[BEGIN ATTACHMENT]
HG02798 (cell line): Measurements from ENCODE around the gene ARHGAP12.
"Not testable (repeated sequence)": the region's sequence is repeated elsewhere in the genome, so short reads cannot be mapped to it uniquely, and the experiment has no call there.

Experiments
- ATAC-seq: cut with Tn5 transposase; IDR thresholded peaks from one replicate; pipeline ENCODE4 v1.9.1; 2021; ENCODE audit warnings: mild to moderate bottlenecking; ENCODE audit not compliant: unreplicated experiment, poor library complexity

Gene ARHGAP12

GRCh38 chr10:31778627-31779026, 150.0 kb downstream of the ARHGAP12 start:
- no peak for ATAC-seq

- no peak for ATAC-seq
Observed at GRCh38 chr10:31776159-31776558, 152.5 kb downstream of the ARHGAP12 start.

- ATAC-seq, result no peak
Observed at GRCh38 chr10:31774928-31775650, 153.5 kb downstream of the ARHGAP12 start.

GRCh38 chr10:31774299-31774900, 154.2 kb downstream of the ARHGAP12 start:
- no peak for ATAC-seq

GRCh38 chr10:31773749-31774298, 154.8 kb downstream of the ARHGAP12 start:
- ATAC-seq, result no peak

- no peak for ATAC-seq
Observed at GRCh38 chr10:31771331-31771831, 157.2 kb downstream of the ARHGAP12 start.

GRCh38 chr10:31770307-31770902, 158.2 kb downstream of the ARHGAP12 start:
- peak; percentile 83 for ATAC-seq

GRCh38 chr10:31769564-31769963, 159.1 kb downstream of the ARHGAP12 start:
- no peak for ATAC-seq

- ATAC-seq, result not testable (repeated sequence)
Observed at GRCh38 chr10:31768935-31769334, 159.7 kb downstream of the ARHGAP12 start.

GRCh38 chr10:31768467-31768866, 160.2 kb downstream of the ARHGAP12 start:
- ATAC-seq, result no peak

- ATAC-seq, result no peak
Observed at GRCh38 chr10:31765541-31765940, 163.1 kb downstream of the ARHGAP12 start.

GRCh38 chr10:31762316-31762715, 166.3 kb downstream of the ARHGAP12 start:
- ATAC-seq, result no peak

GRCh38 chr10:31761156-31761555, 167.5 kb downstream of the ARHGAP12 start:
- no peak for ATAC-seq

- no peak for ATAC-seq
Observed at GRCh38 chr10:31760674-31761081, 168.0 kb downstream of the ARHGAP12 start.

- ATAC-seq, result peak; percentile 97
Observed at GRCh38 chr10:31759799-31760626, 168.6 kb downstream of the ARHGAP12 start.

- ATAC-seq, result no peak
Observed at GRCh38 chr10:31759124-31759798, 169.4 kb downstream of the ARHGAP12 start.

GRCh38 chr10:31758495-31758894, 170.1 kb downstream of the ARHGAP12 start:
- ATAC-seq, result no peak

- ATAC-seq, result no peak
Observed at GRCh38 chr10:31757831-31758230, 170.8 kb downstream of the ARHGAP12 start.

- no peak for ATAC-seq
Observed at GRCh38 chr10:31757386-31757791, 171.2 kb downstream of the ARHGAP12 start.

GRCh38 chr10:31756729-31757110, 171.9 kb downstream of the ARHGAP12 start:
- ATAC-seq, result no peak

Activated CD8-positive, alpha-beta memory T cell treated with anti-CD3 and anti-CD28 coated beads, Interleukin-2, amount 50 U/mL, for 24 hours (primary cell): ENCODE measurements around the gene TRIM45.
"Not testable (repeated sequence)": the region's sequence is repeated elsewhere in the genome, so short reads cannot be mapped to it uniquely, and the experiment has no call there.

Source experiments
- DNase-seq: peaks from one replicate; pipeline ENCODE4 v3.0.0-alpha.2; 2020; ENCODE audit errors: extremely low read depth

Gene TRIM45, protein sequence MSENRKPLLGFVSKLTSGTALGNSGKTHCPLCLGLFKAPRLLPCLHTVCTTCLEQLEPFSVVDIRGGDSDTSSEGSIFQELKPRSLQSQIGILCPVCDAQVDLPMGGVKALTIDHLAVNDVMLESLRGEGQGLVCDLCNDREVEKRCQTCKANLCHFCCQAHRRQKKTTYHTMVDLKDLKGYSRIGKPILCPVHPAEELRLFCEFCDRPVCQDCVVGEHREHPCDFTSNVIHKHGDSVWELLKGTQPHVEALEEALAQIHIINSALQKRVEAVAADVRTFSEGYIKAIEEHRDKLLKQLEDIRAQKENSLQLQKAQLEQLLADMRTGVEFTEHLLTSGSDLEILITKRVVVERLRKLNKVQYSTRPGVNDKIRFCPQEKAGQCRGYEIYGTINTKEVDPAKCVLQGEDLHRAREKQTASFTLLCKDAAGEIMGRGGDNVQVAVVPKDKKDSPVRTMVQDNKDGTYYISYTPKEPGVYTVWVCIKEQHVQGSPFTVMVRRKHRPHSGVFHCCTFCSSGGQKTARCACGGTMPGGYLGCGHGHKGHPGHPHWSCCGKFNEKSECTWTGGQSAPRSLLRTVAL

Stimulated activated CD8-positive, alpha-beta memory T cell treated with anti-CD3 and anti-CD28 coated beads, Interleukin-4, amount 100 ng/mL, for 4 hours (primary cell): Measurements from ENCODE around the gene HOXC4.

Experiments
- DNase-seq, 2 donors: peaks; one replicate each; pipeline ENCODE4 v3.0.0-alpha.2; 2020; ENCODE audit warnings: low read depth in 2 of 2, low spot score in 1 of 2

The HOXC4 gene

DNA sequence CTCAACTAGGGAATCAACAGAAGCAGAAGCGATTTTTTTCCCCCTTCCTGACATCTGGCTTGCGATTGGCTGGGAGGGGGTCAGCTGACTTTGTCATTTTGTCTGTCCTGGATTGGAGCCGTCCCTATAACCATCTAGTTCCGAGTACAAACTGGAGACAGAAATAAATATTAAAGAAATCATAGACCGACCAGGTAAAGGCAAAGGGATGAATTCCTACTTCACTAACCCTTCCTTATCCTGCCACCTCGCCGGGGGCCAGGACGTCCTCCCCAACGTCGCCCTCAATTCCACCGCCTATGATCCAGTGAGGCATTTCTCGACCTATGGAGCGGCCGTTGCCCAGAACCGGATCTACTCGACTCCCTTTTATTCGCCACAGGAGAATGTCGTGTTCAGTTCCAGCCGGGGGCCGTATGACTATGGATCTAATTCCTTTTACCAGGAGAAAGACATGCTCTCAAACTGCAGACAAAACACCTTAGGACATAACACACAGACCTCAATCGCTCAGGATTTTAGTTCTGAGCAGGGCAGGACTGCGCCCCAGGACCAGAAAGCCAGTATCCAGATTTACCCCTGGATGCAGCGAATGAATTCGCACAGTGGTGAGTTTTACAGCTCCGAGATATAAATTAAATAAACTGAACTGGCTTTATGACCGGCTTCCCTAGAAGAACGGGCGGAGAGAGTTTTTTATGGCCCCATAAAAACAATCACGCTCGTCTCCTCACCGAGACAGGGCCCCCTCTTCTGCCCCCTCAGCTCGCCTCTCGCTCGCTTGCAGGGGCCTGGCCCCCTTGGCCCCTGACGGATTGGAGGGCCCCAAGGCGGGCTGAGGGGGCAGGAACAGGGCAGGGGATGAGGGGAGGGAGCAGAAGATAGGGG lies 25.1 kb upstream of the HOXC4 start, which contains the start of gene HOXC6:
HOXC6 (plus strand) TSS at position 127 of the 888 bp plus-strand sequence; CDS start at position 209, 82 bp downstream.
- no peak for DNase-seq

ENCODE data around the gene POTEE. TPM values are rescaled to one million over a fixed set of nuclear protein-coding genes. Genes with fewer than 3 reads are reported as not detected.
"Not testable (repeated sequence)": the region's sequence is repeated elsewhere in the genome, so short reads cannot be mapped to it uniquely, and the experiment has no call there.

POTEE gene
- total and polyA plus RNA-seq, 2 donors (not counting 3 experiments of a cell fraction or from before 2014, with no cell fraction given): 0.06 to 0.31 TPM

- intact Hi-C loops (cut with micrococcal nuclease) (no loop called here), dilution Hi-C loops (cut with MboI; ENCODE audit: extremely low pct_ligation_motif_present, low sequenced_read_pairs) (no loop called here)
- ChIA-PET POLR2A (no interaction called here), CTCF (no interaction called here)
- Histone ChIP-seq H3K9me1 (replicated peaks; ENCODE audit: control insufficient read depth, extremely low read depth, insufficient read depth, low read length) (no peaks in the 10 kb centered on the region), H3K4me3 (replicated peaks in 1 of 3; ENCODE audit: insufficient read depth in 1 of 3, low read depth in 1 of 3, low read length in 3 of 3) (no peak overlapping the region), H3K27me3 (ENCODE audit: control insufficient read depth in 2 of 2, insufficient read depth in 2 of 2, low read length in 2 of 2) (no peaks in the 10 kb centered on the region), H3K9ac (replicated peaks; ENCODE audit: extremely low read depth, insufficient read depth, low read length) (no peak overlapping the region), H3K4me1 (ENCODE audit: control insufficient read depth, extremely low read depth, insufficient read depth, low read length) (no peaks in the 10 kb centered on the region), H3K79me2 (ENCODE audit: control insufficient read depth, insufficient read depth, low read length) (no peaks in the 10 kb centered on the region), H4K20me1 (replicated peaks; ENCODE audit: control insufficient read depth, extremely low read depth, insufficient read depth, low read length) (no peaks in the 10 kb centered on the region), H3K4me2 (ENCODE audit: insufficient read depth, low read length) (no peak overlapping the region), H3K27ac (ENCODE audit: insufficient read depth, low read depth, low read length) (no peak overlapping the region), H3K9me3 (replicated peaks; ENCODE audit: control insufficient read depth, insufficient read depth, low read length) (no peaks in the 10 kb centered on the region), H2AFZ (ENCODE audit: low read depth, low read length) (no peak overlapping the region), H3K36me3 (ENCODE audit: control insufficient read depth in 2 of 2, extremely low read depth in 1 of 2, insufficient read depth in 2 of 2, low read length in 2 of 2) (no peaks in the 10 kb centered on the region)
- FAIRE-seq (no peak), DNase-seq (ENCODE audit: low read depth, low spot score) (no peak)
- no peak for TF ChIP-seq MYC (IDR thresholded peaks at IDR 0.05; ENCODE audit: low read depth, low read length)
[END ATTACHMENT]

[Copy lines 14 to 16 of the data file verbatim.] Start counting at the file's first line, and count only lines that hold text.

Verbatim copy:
GRCh38 chr10:31773749-31774298, 154.8 kb downstream of the ARHGAP12 start:
- ATAC-seq, result no peak

- no peak for ATAC-seq